The Khami Ruins, another UNESCO title holder, is similar to Great Zimbabwe in many ways. It, too, is the site of a former Iron Age capital that was seemingly constructed without any mortar, and housed a royal family and residents for around 200 years. Once again, the reason for its downfall is unknown but there is a suggestion the people were pushed from the land by a rival kingdom.
Matobo Hills is different again, owing to its role as a national park as well as a place of historic and geological significance. You’ll find everything here: fabulous balancing rocks and granite formations sit atop caves with millennia-old rock paintings; archaeological finds rub shoulders with local baboons, rhinos, giraffes, and hippos (among many others), not to mention the peak of World’s View and the resting place of Cecil John Rhodes.
Zimbabwe has some excellent collections for museum-dwellers to while away the hours. In Harare you’ll find the National Gallery of Zimbabwe, where the country's heritage is carefully charted, and the Zimbabwe Museum of Human Sciences, home to the oldest wooden artefact discovered in sub-Saharan Africa, no less.
Then there's the country's second city, Bulawayo, which is, in part, a living museum itself. Take a wander to see the remaining, albeit slightly crumbling, colonial architecture before heading to the Natural History Museum. For steam enthusiasts, the Bulawayo Railway Museum, with its selection of locomotives, carriages and potted history of the city’s role at the heart of Zimbabwe’s once burgeoning railway network, is a must.
The Victoria Falls Hotel is another piece of living history. Built in 1904 to lavishly accommodate big wigs behind the famed bridge of the same name, you don’t have to stay at the grand residence to get a feel for it. Pop in, have an eye-wateringly expensive G&T at the bar, and soak in that old colonial vibe.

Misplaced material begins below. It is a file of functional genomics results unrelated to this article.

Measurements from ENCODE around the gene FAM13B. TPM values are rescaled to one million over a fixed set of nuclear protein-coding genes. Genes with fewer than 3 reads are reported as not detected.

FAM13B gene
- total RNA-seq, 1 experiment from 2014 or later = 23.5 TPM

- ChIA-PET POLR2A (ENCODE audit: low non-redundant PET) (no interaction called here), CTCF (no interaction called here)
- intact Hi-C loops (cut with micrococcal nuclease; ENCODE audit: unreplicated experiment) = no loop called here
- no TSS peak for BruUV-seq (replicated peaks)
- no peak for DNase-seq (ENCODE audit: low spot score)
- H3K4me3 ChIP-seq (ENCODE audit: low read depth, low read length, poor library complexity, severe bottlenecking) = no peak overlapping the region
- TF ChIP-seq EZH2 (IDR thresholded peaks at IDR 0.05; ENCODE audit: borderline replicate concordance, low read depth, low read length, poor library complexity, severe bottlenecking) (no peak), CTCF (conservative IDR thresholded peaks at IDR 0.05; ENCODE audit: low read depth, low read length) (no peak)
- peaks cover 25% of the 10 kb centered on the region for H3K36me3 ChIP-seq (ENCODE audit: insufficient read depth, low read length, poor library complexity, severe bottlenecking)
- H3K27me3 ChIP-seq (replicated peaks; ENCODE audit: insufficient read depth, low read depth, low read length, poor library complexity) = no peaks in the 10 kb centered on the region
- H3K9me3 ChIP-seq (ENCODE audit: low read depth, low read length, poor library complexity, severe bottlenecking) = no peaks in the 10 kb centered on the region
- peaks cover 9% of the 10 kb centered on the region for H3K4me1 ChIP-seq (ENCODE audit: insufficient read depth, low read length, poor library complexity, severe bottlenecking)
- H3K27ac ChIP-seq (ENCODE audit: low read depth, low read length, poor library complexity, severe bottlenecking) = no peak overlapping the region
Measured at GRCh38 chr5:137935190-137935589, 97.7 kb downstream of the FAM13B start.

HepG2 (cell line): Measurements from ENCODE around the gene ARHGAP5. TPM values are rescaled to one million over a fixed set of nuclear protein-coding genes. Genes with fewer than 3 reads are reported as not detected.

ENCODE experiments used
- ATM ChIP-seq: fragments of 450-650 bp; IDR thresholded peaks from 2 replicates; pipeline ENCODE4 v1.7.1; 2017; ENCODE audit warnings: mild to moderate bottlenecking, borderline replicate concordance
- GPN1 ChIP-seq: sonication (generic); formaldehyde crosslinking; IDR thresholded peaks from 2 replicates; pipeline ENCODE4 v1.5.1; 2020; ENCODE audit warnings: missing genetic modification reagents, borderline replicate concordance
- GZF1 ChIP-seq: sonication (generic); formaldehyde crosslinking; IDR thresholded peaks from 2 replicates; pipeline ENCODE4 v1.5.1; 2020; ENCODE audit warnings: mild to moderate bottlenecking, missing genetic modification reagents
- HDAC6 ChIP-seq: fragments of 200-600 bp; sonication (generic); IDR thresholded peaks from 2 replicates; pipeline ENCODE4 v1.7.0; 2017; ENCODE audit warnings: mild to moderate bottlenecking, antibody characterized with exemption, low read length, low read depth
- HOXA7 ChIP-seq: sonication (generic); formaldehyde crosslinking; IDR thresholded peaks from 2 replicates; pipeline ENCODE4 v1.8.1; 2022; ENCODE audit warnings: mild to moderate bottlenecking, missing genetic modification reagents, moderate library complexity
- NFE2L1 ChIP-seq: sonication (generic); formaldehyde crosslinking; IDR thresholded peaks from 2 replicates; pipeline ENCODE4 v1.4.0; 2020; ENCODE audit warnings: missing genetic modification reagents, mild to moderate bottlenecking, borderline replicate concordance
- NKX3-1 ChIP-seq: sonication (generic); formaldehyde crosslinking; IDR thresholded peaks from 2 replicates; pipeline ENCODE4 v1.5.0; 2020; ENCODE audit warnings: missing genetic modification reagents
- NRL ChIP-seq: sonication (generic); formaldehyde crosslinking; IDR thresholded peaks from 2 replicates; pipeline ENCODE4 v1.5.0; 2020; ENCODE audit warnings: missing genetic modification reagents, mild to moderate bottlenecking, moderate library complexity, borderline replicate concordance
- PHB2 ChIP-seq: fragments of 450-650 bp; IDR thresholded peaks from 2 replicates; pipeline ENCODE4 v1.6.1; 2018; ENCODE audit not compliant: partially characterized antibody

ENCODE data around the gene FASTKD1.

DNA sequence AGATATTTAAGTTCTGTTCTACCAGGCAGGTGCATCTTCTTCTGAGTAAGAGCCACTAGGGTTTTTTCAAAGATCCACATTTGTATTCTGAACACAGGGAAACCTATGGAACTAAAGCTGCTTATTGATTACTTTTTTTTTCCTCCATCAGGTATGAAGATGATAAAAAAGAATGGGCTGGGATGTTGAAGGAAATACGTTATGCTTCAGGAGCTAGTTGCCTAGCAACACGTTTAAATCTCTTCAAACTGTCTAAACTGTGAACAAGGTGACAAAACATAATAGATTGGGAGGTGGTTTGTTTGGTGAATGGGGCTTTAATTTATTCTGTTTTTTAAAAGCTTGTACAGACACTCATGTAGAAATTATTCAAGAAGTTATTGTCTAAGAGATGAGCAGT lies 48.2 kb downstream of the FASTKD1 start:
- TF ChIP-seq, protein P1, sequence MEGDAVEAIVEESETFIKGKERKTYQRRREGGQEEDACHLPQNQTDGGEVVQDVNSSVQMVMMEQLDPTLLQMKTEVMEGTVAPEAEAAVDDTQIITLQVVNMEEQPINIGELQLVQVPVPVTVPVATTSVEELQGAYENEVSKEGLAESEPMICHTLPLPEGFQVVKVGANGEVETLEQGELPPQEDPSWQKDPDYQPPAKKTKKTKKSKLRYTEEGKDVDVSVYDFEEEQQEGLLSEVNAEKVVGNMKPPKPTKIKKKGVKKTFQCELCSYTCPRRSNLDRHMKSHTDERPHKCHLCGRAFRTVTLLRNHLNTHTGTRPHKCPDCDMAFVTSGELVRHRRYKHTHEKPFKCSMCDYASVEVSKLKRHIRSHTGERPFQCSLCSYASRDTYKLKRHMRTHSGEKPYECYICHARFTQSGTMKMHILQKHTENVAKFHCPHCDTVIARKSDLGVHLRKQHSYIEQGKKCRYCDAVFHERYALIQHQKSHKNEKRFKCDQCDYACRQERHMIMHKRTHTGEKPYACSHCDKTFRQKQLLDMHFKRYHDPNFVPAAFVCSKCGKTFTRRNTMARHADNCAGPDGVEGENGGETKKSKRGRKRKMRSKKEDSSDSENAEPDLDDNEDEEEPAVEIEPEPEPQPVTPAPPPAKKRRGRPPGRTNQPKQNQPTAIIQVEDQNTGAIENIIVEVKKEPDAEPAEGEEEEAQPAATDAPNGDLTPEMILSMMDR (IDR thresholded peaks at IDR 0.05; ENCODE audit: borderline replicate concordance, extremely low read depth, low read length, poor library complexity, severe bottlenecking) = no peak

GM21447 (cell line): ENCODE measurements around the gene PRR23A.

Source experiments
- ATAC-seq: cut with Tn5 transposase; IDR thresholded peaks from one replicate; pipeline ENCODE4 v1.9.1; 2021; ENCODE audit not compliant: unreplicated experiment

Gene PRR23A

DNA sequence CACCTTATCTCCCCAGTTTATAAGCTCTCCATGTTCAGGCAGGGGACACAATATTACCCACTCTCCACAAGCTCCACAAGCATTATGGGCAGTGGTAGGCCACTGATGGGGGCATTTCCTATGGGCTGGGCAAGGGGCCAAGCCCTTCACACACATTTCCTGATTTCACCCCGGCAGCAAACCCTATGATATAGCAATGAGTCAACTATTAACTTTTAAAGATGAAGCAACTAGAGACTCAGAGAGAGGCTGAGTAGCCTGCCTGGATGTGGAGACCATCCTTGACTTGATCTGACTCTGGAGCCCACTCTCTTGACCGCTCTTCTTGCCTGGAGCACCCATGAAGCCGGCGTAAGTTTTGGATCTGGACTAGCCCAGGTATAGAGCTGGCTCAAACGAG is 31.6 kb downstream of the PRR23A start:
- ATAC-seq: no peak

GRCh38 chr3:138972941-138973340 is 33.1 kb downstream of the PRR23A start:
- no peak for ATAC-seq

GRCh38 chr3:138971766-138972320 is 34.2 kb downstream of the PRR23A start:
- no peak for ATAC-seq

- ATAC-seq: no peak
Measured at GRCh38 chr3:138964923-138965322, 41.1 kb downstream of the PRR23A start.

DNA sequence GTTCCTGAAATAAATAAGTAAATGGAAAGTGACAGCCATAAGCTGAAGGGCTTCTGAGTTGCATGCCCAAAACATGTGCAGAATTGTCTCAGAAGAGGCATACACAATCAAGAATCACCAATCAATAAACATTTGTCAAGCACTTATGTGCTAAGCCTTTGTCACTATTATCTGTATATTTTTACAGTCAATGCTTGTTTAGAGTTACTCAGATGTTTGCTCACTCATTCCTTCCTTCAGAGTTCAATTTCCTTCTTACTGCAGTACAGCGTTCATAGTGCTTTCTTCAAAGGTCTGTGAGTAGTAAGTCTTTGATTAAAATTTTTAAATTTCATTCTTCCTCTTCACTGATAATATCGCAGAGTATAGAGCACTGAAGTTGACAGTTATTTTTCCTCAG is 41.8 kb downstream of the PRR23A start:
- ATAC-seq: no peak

Go for the warthogs scampering across the lawn, the splendid view of the Victoria Falls Bridge and to examine the impressive collection of paintings, prints and photographs depicting everything from the founding of the town to regal portraits.
You can’t come to Zimbabwe without setting eyes on the mighty Victoria Falls, the world’s largest sheet of falling water.
Here, the Zambezi River plunges 108 metres into a succession of zigzagging gorges creating the most dazzling spectacle of rushing water and rainbows. It’s unmissable, whether you’re there in the dry season when the flow is at its lowest or at the height of the wet season, when you soon realise why it became known as “The Smoke That Thunders”. There are lots of ways to experience Victoria Falls but you can’t beat a simple walk through the mist at the Victoria Falls National Park.
Zimbabwe proves that magnificent waterfalls come in all shapes and sizes however, and Mtarazi Falls is a great example. By far Zimbabwe’s highest waterfall, dropping a whopping 772 metres, this ribbon of water drapes over two-tiers in the Eastern Highlands. Add to this the nearby Nyangombe Falls, a wider collection of cascading falls that gather forming natural swimming pools, and you see how there’s a waterfall for everyone in Zimbabwe.